Hakka Tulou is a dwelling type unique to the Hakka people. It is a communal residence between the city and the countryside, integrating living, storage, shopping, spiritual, and public entertainment into one single building entity.
Traditional units in tulou are evenly laid out along its perimeter, like modern slab-style dormitory buildings, but with greater opportunities for social interaction. Although this type is very much suitable for low-income housing, simply copying the form and style of the tulou would not be a good solution for the design of low-income housing. However, by learning from the tulou, one can help preserve community spirit among low-income families.
By introducing a “new tulou” to modern cities and by careful experimentation of form and economy, one can transcend conventional urban design. Our experiments explored ways to stitch the tulou within the existing urban fabric of the city, green areas, overpasses, expressways, and residual land left over by urbanization. The cost of residual sites is quite low due to incentives by the government, and this is an important factor in developing low-income housing. The close proximity of each tulou building helps insulate the users from the chaos and noise of the outside environment, while creating an intimate and comfortable environment inside.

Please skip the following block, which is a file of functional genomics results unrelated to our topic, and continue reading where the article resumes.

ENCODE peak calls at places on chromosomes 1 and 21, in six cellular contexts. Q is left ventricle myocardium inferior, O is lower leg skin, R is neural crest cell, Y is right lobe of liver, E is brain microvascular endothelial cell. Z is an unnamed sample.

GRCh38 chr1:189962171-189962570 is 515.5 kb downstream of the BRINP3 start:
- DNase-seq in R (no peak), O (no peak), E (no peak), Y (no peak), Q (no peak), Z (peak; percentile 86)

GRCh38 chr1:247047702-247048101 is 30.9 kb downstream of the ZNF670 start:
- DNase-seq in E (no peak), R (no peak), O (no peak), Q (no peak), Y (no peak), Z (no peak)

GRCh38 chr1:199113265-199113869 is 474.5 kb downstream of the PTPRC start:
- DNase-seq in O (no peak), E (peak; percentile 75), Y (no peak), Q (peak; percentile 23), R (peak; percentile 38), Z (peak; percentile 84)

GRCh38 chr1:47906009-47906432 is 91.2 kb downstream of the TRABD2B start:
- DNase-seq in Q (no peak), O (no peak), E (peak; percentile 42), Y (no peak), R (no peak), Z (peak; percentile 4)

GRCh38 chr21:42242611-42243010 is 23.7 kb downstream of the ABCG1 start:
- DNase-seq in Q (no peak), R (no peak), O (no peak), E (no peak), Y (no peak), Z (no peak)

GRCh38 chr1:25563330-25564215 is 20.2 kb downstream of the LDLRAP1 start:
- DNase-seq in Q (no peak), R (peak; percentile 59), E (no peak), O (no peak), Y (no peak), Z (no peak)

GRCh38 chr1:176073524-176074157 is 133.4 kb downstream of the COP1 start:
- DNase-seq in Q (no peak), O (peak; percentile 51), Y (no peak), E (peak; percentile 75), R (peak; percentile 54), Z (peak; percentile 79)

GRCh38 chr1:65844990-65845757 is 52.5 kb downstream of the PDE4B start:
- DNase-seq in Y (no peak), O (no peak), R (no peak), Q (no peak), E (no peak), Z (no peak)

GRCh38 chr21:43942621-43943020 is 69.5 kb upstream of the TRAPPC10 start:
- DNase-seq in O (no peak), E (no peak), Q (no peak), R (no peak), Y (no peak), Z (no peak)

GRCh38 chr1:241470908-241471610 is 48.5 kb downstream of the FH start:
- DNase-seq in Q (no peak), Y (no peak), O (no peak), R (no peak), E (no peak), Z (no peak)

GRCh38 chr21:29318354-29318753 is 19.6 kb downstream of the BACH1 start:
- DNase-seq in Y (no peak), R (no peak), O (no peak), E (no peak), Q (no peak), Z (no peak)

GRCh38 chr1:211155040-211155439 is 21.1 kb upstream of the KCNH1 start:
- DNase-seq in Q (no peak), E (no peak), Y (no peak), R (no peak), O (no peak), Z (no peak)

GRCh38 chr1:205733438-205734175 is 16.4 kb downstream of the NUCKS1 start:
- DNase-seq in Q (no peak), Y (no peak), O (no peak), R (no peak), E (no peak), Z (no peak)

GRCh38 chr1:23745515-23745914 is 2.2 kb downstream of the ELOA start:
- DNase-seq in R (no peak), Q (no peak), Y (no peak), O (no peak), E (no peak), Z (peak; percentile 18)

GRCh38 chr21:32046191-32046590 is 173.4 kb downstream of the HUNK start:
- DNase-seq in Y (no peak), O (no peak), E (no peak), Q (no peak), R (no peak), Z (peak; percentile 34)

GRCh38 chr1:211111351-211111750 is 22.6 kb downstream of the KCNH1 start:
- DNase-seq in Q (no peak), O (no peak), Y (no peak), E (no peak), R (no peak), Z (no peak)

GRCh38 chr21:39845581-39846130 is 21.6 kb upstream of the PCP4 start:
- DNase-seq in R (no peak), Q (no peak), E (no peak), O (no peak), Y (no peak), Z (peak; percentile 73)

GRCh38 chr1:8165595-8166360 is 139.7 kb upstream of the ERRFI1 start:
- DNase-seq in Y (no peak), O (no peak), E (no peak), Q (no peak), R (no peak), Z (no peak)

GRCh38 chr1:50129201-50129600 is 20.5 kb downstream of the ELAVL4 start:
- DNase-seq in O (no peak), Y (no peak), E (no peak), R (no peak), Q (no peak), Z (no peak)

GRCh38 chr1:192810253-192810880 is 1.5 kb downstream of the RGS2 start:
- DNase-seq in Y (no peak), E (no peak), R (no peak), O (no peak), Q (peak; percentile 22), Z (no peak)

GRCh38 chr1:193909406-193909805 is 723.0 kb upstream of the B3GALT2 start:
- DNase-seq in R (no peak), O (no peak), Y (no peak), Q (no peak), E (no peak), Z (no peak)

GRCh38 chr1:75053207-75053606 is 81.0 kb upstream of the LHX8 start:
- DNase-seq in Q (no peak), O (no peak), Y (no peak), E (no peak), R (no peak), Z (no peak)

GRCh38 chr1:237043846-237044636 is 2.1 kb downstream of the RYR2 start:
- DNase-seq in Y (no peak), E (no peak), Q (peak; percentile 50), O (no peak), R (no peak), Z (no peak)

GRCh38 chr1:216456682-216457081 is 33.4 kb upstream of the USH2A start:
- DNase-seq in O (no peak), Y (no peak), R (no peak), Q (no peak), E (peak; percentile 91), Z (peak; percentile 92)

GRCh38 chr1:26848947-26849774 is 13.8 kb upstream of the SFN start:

Integrating the living culture of traditional Hakka tulou buildings with low-income housing is not only an academic issue, there is an important social issue too. The living condition of the poor is now gaining more public attention.
How can one effectively adapt the tulou into the modern city? Research was characterized by comprehensive analyses and continuity from the theoretical to the practical. The study has examined size, space patterns, and functions of tulou buildings. Architects also tried to inject new urban elements with the traditional style, and balance the tension between these two paradigms